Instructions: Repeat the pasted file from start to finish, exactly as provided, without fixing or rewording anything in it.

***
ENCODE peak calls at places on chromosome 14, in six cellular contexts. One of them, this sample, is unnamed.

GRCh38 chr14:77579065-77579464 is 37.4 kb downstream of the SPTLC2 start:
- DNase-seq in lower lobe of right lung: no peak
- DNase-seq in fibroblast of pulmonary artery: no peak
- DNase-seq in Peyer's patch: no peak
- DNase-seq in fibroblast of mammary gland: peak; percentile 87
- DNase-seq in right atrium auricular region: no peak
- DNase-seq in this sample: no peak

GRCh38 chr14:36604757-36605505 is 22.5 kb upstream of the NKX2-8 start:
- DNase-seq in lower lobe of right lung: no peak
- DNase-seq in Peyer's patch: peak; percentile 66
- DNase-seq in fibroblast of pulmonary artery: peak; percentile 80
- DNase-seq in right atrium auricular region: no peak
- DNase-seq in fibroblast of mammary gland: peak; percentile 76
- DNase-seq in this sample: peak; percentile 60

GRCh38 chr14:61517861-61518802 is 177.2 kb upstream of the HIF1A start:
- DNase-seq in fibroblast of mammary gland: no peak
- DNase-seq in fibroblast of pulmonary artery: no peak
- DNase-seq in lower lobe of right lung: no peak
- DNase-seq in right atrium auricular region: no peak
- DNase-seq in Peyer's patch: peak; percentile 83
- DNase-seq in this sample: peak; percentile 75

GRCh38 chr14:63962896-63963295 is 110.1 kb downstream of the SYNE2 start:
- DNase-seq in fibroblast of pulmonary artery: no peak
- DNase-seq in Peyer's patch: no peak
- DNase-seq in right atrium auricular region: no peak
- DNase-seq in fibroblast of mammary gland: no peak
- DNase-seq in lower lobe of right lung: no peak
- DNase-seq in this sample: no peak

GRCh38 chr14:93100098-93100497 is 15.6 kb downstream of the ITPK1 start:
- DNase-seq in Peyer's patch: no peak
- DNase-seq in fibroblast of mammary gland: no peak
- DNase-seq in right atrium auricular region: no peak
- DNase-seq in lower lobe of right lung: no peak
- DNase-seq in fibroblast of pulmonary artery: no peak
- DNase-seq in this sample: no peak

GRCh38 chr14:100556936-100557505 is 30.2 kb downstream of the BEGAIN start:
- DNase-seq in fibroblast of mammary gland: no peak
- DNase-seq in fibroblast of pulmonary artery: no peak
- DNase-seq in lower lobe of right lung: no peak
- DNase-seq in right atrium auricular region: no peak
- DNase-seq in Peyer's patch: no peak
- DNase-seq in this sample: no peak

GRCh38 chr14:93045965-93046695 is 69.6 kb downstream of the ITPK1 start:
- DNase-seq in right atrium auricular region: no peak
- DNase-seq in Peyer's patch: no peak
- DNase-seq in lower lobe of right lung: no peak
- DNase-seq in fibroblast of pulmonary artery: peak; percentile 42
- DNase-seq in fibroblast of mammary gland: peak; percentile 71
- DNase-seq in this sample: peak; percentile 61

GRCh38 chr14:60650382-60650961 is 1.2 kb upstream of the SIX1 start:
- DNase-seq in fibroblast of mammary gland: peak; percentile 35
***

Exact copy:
ENCODE peak calls at places on chromosome 14, in six cellular contexts. One of them, this sample, is unnamed.

GRCh38 chr14:77579065-77579464 is 37.4 kb downstream of the SPTLC2 start:
- DNase-seq in lower lobe of right lung: no peak
- DNase-seq in fibroblast of pulmonary artery: no peak
- DNase-seq in Peyer's patch: no peak
- DNase-seq in fibroblast of mammary gland: peak; percentile 87
- DNase-seq in right atrium auricular region: no peak
- DNase-seq in this sample: no peak

GRCh38 chr14:36604757-36605505 is 22.5 kb upstream of the NKX2-8 start:
- DNase-seq in lower lobe of right lung: no peak
- DNase-seq in Peyer's patch: peak; percentile 66
- DNase-seq in fibroblast of pulmonary artery: peak; percentile 80
- DNase-seq in right atrium auricular region: no peak
- DNase-seq in fibroblast of mammary gland: peak; percentile 76
- DNase-seq in this sample: peak; percentile 60

GRCh38 chr14:61517861-61518802 is 177.2 kb upstream of the HIF1A start:
- DNase-seq in fibroblast of mammary gland: no peak
- DNase-seq in fibroblast of pulmonary artery: no peak
- DNase-seq in lower lobe of right lung: no peak
- DNase-seq in right atrium auricular region: no peak
- DNase-seq in Peyer's patch: peak; percentile 83
- DNase-seq in this sample: peak; percentile 75

GRCh38 chr14:63962896-63963295 is 110.1 kb downstream of the SYNE2 start:
- DNase-seq in fibroblast of pulmonary artery: no peak
- DNase-seq in Peyer's patch: no peak
- DNase-seq in right atrium auricular region: no peak
- DNase-seq in fibroblast of mammary gland: no peak
- DNase-seq in lower lobe of right lung: no peak
- DNase-seq in this sample: no peak

GRCh38 chr14:93100098-93100497 is 15.6 kb downstream of the ITPK1 start:
- DNase-seq in Peyer's patch: no peak
- DNase-seq in fibroblast of mammary gland: no peak
- DNase-seq in right atrium auricular region: no peak
- DNase-seq in lower lobe of right lung: no peak
- DNase-seq in fibroblast of pulmonary artery: no peak
- DNase-seq in this sample: no peak

GRCh38 chr14:100556936-100557505 is 30.2 kb downstream of the BEGAIN start:
- DNase-seq in fibroblast of mammary gland: no peak
- DNase-seq in fibroblast of pulmonary artery: no peak
- DNase-seq in lower lobe of right lung: no peak
- DNase-seq in right atrium auricular region: no peak
- DNase-seq in Peyer's patch: no peak
- DNase-seq in this sample: no peak

GRCh38 chr14:93045965-93046695 is 69.6 kb downstream of the ITPK1 start:
- DNase-seq in right atrium auricular region: no peak
- DNase-seq in Peyer's patch: no peak
- DNase-seq in lower lobe of right lung: no peak
- DNase-seq in fibroblast of pulmonary artery: peak; percentile 42
- DNase-seq in fibroblast of mammary gland: peak; percentile 71
- DNase-seq in this sample: peak; percentile 61

GRCh38 chr14:60650382-60650961 is 1.2 kb upstream of the SIX1 start:
- DNase-seq in fibroblast of mammary gland: peak; percentile 35